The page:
© Reuters. U.S. oil extends slide into bear market© Reuters. U.S. oil extends slide into bear market

Investing.com – Oil traders are likely to stay fixated on rising global crude supplies in the week ahead, after prices suffered their fifth straight weekly loss and plunged into bear market territory.

Global oil prices are down by around 20% since early October, buffeted by signs of growing output from key producers, mainly the U.S., Saudi Arabia and Russia, and indications of a global economic slowdown.

The drop marks a stunning reversal from last month, when oil prices hit nearly four-year highs as the market braced for potential shortages ahead of the restoration of sanctions against Iran, the third-largest producer in the Organization of the Petroleum Exporting Countries (OPEC), on Nov. 5.

The sanctions, however, are unlikely to cut as much oil out of the market as initially expected as Washington has granted exemptions to Iran’s biggest buyers which will allow them to continue buying limited amounts of crude for at least another six months.

On Friday, oil prices .

December , the U.S. benchmark, fell 48 cents, or roughly 0.8%, to settle at $60.19 a barrel by close of trade on the New York Mercantile Exchange, having earlier touched its lowest since Feb. 14 at $59.26.

For the week, WTI lost roughly 4.7%, tallying their fifth straight weekly drop.

The front-month WTI contract has posted declines for 10 sessions straight, the longest losing streak for U.S. crude since mid-1984.

It fell into a bear market on Thursday, tumbling more than 20% from a nearly four-year high last month at $76.90.

Meanwhile, the global benchmark, for January delivery on the ICE (NYSE:) Futures Europe exchange, declined 47 cents to end at $70.18 a barrel, after hitting a session low of $69.13, a level last seen on April 10.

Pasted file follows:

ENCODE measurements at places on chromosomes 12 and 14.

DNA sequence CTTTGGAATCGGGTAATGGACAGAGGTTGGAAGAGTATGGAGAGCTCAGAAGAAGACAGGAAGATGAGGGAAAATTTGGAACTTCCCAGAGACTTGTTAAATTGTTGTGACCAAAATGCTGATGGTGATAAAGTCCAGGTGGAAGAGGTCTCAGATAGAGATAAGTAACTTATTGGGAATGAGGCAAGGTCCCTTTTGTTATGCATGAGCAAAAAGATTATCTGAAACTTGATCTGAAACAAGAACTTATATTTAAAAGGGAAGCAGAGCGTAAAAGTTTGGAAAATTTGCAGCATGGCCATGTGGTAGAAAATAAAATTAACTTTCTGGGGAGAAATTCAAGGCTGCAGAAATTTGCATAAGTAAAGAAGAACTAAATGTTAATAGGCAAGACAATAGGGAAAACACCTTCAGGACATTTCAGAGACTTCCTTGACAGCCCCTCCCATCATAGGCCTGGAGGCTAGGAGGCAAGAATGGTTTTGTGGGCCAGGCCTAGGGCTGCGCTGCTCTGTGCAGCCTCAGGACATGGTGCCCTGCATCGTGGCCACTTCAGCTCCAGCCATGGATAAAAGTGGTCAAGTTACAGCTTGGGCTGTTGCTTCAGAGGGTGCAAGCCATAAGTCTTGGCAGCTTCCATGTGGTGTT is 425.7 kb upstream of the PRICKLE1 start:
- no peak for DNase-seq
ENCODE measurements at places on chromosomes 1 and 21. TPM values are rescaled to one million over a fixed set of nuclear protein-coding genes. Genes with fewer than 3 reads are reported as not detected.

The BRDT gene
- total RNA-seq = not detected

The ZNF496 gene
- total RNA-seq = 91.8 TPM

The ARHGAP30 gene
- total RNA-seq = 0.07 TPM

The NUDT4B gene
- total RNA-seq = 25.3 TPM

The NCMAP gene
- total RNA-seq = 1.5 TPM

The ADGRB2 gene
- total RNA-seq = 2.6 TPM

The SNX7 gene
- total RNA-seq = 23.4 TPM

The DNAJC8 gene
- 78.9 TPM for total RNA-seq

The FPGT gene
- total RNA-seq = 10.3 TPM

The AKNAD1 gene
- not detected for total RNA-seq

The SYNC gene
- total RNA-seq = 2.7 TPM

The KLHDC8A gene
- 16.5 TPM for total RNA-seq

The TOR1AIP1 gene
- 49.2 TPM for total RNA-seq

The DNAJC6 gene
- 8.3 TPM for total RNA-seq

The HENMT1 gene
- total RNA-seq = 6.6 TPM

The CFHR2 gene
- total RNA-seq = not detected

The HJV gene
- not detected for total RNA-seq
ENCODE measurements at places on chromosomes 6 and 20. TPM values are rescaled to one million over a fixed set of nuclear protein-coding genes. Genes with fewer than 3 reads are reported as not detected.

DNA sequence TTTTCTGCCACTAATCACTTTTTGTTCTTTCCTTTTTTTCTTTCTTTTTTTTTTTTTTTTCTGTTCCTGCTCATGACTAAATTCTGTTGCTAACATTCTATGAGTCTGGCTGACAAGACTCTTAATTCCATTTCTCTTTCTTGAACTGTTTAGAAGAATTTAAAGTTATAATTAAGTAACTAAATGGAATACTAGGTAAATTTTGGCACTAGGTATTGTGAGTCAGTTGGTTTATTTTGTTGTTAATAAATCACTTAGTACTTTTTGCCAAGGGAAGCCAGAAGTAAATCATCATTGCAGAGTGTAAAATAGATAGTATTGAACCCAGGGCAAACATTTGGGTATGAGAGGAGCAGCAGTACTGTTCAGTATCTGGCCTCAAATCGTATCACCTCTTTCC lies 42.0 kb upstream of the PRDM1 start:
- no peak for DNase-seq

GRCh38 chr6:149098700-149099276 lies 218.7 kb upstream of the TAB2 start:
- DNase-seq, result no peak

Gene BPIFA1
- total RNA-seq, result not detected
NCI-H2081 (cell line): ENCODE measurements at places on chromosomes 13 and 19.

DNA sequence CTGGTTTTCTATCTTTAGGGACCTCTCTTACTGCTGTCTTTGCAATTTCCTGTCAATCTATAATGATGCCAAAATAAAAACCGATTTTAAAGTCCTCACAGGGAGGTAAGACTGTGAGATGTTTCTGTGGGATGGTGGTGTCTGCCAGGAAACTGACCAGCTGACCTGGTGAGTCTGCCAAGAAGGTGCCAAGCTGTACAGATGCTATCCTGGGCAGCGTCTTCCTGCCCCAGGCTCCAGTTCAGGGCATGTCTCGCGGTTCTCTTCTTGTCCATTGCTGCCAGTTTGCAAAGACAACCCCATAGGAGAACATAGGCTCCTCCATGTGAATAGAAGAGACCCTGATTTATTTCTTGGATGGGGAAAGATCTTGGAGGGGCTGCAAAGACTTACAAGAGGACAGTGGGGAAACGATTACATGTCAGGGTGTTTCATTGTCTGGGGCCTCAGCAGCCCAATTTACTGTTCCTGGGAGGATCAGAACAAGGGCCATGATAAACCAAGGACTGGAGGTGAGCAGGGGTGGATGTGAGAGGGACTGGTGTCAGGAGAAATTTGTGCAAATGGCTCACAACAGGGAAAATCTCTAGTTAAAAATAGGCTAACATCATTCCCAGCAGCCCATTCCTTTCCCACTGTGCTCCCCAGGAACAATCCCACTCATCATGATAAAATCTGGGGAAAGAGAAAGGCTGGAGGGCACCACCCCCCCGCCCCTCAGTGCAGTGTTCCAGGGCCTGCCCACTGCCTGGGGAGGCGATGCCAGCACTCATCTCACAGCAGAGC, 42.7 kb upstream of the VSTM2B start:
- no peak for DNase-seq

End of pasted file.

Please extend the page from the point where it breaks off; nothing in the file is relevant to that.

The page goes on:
It lost about 3.6% for the week.

Brent, which has fallen in nine of the last 10 sessions, is down about 19% from its recent October peak.

Looking ahead, market players will also focus on monthly reports from and the (IEA) this week to assess global oil supply and demand levels.

Fresh weekly data on U.S. commercial – which come out one day later than usual due to Monday’s Veterans Day holiday – will also capture the market’s attention.

Ahead of the coming week, Investing.com has compiled a list of the main events likely to affect the oil market.

Monday, November 12

There will be no floor trading on the Nymex because of the Veterans Day holiday in the U.S. All electronic transactions will be booked with Tuesday’s trades for settlement.

Tuesday, November 13

The Organization of Petroleum Exporting Counties will publish its monthly assessment of oil markets.

Wednesday, November 14

The International Energy Agency will release its monthly report on global oil supply and demand.

Later in the day, the American Petroleum Institute is to publish its weekly update on U.S. oil supplies.

Thursday, November 15

The U.S. Energy Information Administration will release its weekly report on oil stockpiles.

Friday, November 16

Baker Hughes will release weekly data on the U.S. oil rig count.